Faculty of Applied Science, The University of British Columbia—First-year engineering students at UBC Okanagan have been learning what it’s really like to be an engineer.
The end-of-term design project for Engineering Fundamentals (APSC 170) consisted of a team-based competition in which students designed a machine to transport a ball through a multi-challenge course. The challenges included rolling up a curved ramp, floating in water, ringing a bell and defying gravity. The machine might typify those engineered for fruit-packing, packaging, assembly or bottling.
“I think you learn a lot by doing something—that’s part of our program here,” said Professor Andrew Labun, who teaches APSC 170 and established the rules for this end-of-year project. “The assignment was to build a machine, and students have been advancing their projects every week.”
Through the challenge, each team—consisting of three or four students—developed and evaluated multiple conceptual designs, prepared drawings for the chosen concept, purchased the parts and supplies, built the machines over the course of the spring term and demonstrated them for judges.
Students were evaluated on their oral presentation, visual aids and teamwork, as well as the machine’s functionality, design and workmanship. Penalties were assessed for going over budget and omitting parts of the machine in the budget analysis. Awards for best project design and best presentation were given.
Warren Anderson, Scott Ghomeshi and Jon Holland won the best Project Design Award for their Beagle II entry. Beagle II performed flawlessly through the multi-phase course. Its utilitarian design included a lift made from a car belt and rare earth magnets to elevate the ball. The project was made almost entirely from scrap wood, scrap metal and discarded bits of household appliances keeping the project well within budget.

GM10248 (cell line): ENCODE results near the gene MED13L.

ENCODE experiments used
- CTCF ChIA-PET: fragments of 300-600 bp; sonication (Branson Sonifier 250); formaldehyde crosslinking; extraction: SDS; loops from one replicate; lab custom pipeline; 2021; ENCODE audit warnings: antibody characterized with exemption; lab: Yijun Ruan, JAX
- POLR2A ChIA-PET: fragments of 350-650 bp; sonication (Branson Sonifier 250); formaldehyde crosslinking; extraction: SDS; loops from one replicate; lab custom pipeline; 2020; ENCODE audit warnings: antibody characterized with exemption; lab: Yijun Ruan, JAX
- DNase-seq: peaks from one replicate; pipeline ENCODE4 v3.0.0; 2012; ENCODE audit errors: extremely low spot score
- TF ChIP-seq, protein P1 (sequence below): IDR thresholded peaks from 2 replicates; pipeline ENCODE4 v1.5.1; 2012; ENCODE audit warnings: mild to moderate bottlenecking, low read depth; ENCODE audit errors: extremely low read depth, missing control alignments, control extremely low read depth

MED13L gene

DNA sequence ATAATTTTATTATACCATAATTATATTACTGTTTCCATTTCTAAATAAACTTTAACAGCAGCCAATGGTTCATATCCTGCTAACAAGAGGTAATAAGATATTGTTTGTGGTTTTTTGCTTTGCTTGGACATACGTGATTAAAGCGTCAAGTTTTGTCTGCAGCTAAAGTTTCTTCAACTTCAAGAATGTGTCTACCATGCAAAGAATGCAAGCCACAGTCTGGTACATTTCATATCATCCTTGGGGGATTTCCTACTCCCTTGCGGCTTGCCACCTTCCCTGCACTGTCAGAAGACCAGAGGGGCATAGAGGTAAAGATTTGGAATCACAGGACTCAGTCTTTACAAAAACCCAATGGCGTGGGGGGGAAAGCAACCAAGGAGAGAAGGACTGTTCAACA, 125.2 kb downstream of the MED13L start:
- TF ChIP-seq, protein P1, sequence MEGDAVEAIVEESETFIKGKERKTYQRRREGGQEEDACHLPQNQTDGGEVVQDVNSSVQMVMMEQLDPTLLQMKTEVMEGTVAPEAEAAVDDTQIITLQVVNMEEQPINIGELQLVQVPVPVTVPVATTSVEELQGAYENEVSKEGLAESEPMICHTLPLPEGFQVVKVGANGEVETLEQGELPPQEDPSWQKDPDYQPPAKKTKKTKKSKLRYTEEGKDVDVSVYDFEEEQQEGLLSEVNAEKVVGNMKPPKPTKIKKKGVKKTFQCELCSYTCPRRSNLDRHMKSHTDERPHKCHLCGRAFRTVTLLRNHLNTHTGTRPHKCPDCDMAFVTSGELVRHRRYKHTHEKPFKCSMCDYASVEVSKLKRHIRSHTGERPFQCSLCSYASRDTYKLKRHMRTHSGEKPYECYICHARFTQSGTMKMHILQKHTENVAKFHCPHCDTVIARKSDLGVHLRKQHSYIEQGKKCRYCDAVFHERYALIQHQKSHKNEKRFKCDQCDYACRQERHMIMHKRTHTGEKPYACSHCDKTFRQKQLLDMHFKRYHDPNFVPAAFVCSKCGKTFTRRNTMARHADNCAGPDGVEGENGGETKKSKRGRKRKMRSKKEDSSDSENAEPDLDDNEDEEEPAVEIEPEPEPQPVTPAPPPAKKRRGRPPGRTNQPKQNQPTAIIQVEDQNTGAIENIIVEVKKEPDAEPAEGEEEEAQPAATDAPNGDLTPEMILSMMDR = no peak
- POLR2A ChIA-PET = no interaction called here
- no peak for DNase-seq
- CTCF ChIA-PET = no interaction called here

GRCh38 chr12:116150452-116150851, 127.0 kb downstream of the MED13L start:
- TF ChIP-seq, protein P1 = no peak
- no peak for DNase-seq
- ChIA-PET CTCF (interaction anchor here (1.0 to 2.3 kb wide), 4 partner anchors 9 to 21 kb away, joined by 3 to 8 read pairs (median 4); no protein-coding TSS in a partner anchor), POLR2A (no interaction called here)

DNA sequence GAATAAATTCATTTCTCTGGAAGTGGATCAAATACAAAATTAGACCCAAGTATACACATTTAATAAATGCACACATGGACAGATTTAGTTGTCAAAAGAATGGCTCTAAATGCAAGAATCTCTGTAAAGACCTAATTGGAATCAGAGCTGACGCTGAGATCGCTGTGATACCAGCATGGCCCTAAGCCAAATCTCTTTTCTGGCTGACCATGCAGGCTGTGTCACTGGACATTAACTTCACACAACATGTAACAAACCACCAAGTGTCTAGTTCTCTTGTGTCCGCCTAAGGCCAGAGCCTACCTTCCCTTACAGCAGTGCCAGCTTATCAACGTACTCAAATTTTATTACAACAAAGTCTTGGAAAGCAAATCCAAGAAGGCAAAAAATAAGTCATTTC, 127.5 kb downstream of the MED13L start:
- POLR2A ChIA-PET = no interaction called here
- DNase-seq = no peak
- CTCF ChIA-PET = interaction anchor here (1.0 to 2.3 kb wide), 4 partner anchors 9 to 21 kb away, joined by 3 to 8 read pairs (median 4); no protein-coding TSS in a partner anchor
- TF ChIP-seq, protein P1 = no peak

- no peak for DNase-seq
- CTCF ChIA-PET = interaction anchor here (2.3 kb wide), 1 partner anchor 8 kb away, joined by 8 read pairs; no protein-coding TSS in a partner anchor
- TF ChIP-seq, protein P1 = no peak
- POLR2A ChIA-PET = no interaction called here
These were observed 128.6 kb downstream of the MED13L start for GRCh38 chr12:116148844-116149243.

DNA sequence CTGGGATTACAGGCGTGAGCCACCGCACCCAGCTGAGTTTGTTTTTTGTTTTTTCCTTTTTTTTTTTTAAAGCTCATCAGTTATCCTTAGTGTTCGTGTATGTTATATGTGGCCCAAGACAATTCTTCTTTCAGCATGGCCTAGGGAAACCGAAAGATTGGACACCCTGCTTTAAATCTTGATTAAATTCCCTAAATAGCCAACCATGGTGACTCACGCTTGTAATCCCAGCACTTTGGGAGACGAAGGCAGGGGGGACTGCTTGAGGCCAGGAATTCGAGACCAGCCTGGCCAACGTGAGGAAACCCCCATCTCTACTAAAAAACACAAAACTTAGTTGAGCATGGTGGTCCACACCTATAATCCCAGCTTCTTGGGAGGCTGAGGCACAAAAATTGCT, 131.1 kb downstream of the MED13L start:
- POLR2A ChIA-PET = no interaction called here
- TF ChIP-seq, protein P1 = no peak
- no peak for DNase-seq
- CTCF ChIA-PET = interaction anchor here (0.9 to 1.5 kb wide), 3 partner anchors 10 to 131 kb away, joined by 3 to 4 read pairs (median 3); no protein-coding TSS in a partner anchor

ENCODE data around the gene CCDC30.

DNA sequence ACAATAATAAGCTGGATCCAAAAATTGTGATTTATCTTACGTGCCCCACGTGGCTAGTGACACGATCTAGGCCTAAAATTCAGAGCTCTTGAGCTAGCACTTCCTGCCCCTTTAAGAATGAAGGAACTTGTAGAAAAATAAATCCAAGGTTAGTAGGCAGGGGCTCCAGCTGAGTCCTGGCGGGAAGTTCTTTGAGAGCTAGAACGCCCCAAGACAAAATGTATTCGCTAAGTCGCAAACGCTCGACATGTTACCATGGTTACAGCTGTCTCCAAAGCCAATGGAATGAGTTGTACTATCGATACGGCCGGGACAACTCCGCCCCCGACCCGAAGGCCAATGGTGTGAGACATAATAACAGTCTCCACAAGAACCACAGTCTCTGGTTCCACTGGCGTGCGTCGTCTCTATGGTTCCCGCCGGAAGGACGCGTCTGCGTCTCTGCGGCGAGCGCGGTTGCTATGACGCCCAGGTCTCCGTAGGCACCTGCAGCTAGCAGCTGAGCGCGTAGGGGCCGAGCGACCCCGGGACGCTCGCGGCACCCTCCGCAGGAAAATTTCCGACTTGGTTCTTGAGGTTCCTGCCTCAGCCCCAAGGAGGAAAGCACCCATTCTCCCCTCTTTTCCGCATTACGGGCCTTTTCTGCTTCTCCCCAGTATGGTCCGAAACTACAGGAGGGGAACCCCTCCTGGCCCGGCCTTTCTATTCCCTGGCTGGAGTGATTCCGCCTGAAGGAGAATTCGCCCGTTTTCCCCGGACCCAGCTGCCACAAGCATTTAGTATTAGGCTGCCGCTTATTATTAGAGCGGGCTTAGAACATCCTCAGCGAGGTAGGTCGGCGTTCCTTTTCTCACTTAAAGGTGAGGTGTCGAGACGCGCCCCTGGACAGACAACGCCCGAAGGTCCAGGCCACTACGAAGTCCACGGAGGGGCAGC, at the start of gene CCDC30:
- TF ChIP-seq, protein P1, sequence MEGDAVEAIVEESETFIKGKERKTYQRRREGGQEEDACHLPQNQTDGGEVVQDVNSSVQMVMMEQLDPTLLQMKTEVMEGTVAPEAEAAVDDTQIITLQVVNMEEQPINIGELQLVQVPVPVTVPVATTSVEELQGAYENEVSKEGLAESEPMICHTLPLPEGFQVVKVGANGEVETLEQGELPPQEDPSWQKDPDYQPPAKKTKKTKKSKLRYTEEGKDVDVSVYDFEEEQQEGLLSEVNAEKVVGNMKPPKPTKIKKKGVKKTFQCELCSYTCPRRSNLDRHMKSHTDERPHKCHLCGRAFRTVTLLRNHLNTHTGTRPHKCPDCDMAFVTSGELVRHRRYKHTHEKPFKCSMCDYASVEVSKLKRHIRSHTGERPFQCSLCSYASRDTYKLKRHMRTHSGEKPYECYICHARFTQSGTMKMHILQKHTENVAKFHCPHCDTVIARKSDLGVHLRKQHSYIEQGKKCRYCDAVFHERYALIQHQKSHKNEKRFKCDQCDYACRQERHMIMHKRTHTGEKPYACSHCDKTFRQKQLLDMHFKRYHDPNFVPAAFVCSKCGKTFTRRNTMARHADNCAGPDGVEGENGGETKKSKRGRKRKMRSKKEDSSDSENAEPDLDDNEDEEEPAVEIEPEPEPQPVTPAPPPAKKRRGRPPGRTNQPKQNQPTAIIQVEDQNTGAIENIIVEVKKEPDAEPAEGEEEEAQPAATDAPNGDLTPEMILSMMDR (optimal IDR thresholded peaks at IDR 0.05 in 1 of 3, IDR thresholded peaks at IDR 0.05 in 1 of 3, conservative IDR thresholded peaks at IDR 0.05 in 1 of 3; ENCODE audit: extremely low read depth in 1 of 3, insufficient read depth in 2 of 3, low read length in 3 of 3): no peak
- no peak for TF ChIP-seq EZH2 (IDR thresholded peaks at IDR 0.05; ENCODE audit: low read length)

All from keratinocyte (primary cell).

“More complex ideas seemed easy on paper,” said Jon Holland, “but often required rethinking.”
“The event was a tremendous success,” said Bruce Dunwoody, Associate Dean and Acting Director of the UBCO School of Engineering. “Our students—18 teams—rose to the challenge and performed brilliantly for the very supportive crowd.”
More than 100 people—including representatives from businesses, other colleges and universities, as well as friends and parents—attended the inaugural competition. Students took advantage of the networking opportunity, with several securing interviews for summer employment.
For more information, please contact:
School of Engineering
Faculty of Applied Science
The University of British Columbia
5000-2332 Main Mall
Vancouver, BC V6T 1Z4